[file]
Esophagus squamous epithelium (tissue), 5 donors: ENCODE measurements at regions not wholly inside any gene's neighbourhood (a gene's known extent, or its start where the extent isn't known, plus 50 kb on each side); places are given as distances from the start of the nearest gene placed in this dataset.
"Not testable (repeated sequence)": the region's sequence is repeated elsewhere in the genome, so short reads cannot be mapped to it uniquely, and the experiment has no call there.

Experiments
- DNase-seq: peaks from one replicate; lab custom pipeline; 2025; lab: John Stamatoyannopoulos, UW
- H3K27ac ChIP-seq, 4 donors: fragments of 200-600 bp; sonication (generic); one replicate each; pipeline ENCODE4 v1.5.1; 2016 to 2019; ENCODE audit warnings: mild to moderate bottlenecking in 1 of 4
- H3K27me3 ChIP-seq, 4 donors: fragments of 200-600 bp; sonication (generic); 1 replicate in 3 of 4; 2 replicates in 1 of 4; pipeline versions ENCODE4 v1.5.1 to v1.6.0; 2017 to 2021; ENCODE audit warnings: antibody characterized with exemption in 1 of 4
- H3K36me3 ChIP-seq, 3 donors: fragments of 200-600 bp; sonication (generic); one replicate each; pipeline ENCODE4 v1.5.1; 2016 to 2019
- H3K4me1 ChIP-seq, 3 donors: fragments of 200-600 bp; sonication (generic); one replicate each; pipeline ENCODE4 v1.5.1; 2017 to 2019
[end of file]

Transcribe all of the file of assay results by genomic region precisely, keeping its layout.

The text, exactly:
Esophagus squamous epithelium (tissue), 5 donors: ENCODE measurements at regions not wholly inside any gene's neighbourhood (a gene's known extent, or its start where the extent isn't known, plus 50 kb on each side); places are given as distances from the start of the nearest gene placed in this dataset.
"Not testable (repeated sequence)": the region's sequence is repeated elsewhere in the genome, so short reads cannot be mapped to it uniquely, and the experiment has no call there.

Experiments
- DNase-seq: peaks from one replicate; lab custom pipeline; 2025; lab: John Stamatoyannopoulos, UW
- H3K27ac ChIP-seq, 4 donors: fragments of 200-600 bp; sonication (generic); one replicate each; pipeline ENCODE4 v1.5.1; 2016 to 2019; ENCODE audit warnings: mild to moderate bottlenecking in 1 of 4
- H3K27me3 ChIP-seq, 4 donors: fragments of 200-600 bp; sonication (generic); 1 replicate in 3 of 4; 2 replicates in 1 of 4; pipeline versions ENCODE4 v1.5.1 to v1.6.0; 2017 to 2021; ENCODE audit warnings: antibody characterized with exemption in 1 of 4
- H3K36me3 ChIP-seq, 3 donors: fragments of 200-600 bp; sonication (generic); one replicate each; pipeline ENCODE4 v1.5.1; 2016 to 2019
- H3K4me1 ChIP-seq, 3 donors: fragments of 200-600 bp; sonication (generic); one replicate each; pipeline ENCODE4 v1.5.1; 2017 to 2019